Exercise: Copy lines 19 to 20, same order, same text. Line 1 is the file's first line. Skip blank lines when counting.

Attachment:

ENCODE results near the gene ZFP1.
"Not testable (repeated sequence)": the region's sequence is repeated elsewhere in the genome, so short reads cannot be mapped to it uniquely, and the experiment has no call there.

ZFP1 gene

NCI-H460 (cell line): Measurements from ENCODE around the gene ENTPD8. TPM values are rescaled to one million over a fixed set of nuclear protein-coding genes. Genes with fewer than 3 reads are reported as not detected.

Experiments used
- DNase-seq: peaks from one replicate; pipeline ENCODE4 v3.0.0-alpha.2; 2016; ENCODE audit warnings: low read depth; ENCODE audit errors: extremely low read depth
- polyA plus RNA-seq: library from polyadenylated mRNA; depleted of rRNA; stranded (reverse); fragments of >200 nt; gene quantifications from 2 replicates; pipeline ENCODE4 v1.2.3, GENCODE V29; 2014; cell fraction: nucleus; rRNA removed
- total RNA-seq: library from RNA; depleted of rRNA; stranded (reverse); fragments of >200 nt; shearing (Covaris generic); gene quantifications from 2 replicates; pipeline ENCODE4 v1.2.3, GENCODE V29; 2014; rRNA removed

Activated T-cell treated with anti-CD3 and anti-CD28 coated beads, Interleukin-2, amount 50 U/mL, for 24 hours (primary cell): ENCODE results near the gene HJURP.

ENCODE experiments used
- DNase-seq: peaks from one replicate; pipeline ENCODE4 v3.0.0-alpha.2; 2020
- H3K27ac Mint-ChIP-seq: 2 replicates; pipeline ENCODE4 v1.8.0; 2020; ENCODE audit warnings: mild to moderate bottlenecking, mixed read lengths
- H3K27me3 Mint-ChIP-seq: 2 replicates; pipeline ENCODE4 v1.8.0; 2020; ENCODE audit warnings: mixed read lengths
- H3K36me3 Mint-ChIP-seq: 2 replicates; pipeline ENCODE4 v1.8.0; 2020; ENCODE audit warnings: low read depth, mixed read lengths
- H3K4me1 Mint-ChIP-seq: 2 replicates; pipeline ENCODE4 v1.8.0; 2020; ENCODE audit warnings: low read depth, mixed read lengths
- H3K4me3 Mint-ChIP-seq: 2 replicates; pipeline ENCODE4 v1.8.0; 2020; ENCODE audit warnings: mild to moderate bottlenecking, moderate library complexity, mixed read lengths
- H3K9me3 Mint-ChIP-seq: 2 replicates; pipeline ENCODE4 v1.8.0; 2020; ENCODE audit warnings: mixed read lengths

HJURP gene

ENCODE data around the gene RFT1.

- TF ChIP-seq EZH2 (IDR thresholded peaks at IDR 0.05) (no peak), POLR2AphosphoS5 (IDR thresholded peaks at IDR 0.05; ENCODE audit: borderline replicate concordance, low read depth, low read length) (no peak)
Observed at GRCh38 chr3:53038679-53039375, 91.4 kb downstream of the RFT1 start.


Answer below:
ENCODE data around the gene RFT1.

- TF ChIP-seq EZH2 (IDR thresholded peaks at IDR 0.05) (no peak), POLR2AphosphoS5 (IDR thresholded peaks at IDR 0.05; ENCODE audit: borderline replicate concordance, low read depth, low read length) (no peak)